“Some of the blueprint of what we were trying to do was playing out,” coach Ken Niumatalolo said. “I thought we possessed the ball well on offense to give ourselves a chance, but you have to finish drives.”

Navy’s inconsistent offense is averaging just shy of 18 points per game, which is not nearly enough to win games in the high-scoring American Athletic Conference.

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Obviously, what happened in the final seconds of the first half — when Cincinnati linebacker DeShawn Pace blocked a Navy field goal attempt then returned the ball 38 yards to set up a 52-yard field goal by Alex Bales — was the turning point of the game.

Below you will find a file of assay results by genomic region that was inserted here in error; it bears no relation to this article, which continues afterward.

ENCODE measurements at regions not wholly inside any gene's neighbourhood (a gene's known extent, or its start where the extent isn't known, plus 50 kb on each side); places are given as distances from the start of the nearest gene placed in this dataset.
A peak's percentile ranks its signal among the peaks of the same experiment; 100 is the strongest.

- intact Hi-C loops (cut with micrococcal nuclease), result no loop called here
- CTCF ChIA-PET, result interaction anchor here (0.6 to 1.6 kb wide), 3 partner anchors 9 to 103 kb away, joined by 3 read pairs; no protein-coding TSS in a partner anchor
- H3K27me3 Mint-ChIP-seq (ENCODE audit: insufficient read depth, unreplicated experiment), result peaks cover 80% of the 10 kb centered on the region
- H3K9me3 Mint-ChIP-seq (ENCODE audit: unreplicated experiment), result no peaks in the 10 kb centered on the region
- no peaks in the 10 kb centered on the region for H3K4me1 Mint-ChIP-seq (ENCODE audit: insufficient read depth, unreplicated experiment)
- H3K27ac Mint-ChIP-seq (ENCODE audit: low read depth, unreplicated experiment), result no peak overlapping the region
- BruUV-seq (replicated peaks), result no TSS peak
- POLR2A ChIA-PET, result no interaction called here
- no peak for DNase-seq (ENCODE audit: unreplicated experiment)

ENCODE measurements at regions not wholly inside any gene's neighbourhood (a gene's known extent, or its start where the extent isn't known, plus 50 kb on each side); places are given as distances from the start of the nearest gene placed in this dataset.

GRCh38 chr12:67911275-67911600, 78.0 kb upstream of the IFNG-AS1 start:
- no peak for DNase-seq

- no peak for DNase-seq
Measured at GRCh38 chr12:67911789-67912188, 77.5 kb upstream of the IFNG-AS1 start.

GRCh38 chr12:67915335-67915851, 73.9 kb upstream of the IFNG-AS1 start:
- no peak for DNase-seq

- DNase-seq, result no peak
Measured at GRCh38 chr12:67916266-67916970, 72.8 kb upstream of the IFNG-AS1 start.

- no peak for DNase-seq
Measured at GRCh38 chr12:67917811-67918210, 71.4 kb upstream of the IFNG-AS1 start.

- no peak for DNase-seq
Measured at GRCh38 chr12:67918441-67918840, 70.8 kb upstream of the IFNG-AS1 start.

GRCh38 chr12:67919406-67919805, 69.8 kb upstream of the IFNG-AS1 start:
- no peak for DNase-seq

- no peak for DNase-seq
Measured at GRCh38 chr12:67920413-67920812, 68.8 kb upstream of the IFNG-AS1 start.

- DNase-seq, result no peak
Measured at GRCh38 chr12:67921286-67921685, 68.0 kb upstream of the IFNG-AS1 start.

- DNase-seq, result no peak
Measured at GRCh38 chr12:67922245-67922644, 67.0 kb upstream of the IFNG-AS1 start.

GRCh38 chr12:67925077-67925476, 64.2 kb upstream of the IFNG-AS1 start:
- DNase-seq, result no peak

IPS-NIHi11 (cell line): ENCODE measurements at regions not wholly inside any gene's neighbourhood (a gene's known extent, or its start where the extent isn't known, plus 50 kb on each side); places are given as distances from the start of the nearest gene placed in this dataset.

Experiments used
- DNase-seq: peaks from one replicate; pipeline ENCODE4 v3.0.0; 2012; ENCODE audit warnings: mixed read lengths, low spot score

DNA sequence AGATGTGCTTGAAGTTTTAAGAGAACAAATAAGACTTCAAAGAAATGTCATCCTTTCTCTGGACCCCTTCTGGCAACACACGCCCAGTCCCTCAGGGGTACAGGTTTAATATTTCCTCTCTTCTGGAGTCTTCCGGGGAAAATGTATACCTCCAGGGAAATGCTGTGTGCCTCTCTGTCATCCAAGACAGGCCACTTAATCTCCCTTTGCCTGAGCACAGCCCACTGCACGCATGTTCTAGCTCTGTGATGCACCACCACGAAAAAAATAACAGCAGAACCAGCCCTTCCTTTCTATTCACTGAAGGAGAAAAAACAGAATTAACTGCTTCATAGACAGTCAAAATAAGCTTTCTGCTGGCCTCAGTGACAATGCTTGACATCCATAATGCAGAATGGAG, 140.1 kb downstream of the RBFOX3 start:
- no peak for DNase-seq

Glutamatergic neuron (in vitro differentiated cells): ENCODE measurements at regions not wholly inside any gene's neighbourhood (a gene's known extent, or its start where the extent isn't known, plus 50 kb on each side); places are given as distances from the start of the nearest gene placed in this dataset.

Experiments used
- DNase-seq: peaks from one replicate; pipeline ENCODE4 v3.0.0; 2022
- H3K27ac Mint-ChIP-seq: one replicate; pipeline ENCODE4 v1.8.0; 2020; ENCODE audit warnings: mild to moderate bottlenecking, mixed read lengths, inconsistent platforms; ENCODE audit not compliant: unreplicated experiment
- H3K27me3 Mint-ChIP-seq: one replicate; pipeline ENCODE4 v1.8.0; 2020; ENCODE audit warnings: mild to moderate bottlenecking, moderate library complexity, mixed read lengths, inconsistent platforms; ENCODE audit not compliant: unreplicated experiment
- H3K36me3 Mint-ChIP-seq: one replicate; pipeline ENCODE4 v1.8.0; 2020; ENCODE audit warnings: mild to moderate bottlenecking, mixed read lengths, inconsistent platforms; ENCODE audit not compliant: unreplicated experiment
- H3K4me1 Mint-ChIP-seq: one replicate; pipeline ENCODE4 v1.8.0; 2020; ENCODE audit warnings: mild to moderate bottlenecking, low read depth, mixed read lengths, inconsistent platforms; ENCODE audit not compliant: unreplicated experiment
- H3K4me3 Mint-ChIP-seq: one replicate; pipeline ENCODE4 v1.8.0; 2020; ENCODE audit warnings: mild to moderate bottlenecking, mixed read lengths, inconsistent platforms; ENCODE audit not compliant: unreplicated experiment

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However, field position was another huge factor with the Bearcats consistently starting drives close to midfield. Meanwhile, the Midshipmen’s average starting field position was their own 23-yard line.

Cincinnati only had to go 44 yards for its first touchdown because Niumatalolo called for an onside kick after scoring a touchdown late in the first quarter. Niumatalolo said that decision was made going into the game in hopes of surprising the Bearcats early.

“I don’t regret that. We were going to take our chances,” Niumatalolo said. “When you’re playing the No. 2 team in the country you have to take some chances. You can’t play scared. We were going to come in swinging and attack these guys.”

NAVY@TULSA

Friday, 7:30 p.m.

TV: ESPN2 Radio: 1430 AM, 1090 AM

Line: Tulsa by 9 ½